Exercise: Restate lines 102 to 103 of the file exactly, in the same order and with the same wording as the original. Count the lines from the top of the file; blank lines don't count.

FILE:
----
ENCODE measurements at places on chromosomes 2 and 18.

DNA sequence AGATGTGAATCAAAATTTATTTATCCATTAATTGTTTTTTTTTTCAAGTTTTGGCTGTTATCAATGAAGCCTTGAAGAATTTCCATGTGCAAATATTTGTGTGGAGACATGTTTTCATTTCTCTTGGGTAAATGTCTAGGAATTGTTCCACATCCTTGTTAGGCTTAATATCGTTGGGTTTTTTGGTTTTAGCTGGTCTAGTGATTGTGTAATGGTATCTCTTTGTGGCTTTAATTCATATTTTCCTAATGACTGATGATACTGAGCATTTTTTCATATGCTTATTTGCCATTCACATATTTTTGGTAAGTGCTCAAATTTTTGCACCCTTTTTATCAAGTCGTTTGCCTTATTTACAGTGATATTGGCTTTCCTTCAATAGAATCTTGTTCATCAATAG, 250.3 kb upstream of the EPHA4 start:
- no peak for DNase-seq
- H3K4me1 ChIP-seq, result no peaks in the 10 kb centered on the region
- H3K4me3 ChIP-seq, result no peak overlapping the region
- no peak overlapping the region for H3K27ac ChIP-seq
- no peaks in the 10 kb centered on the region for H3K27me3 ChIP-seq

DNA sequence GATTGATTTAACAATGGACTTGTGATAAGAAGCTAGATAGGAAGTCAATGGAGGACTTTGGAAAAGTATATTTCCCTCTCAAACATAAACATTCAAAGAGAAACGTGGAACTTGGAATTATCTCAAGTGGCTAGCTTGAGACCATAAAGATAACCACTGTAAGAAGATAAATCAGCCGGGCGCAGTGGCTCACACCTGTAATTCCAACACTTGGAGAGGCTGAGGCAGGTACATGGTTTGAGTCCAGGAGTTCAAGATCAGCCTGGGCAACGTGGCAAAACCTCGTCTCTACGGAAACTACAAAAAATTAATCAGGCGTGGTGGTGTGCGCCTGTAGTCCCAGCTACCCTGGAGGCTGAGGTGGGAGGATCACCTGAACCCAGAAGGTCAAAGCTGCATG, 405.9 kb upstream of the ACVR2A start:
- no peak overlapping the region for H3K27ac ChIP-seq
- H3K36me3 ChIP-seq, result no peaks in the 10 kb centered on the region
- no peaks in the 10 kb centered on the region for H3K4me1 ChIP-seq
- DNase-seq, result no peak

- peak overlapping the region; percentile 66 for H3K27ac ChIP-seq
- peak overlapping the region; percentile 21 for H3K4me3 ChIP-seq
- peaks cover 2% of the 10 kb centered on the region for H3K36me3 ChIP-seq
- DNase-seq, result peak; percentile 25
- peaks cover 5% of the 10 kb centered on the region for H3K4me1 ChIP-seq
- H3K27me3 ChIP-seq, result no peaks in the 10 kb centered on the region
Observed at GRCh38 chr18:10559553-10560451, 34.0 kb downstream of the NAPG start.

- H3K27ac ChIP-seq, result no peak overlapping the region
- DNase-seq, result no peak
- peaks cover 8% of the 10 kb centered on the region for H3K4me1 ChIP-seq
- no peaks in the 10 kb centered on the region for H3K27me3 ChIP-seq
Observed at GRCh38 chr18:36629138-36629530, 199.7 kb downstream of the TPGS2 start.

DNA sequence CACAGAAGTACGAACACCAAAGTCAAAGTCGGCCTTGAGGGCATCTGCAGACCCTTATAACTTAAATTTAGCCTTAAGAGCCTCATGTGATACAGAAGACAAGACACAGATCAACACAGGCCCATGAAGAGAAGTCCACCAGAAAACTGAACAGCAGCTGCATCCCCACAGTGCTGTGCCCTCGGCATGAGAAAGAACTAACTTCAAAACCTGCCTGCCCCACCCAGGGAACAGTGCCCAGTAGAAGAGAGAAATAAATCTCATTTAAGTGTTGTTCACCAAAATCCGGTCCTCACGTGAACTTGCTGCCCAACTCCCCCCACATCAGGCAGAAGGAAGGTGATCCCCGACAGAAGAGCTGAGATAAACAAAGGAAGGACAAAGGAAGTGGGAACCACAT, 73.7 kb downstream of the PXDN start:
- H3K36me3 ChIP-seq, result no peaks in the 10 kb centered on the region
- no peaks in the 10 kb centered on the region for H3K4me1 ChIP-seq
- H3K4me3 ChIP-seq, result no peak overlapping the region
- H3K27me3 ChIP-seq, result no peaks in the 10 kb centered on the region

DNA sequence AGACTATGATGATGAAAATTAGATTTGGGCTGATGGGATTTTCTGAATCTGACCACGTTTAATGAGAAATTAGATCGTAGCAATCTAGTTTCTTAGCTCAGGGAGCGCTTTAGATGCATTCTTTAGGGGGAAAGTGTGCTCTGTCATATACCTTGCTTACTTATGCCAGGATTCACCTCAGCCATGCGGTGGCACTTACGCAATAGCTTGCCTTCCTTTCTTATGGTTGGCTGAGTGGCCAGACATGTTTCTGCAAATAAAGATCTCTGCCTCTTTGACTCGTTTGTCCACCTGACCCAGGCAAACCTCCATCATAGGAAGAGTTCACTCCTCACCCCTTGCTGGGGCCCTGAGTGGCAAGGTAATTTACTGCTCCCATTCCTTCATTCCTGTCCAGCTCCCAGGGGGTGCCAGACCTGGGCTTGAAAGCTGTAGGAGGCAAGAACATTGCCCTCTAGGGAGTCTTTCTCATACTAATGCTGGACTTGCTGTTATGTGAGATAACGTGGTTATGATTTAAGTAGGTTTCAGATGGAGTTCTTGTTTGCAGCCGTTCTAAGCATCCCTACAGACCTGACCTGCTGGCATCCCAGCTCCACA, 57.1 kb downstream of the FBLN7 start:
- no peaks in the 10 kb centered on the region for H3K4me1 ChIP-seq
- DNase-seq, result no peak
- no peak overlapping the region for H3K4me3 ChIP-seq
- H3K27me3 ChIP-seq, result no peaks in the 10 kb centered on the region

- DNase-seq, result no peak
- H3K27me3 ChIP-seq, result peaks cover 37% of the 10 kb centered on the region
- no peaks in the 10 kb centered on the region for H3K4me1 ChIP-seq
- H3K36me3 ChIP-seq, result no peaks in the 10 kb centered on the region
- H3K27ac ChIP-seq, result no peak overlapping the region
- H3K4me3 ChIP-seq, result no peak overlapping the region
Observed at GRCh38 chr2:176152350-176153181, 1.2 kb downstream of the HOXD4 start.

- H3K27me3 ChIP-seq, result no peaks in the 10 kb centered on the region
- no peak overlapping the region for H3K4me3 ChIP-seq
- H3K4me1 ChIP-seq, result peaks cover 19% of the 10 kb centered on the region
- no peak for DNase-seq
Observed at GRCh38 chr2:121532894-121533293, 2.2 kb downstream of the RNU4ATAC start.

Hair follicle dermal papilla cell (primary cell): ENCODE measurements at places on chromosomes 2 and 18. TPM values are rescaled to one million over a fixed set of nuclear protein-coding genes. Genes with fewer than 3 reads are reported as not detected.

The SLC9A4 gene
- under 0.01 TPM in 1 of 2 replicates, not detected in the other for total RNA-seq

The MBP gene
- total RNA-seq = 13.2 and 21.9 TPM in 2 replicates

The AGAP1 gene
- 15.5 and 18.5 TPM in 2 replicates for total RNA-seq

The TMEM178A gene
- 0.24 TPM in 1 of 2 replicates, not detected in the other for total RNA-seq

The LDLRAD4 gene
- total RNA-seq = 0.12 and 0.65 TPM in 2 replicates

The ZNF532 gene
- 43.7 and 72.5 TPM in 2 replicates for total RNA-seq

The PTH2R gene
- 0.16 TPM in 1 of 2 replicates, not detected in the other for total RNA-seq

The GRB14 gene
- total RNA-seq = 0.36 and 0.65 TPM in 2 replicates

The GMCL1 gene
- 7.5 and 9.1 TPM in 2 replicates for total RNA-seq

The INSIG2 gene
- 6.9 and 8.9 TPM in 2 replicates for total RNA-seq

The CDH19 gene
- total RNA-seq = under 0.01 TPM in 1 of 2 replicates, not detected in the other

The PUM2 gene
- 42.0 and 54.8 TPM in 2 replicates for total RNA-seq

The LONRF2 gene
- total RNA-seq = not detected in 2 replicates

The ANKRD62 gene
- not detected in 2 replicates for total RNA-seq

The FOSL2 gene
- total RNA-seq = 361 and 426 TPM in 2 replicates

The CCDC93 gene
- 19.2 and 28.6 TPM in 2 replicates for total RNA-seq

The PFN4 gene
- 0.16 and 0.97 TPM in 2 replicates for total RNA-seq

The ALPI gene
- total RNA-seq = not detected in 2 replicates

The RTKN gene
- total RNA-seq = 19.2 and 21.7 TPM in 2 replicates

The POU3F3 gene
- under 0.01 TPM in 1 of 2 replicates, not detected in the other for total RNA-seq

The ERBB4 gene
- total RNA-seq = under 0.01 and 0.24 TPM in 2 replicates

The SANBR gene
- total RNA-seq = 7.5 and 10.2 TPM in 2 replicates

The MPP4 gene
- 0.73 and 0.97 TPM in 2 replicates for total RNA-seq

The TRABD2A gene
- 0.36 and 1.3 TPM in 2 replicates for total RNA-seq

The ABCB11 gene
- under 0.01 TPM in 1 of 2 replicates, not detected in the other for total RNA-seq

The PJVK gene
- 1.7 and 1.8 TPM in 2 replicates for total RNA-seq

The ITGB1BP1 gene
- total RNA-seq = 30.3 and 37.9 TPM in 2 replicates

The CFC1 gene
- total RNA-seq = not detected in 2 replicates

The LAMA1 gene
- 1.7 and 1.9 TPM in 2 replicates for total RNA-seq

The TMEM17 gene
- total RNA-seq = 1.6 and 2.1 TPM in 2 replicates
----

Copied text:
The CFC1 gene
- total RNA-seq = not detected in 2 replicates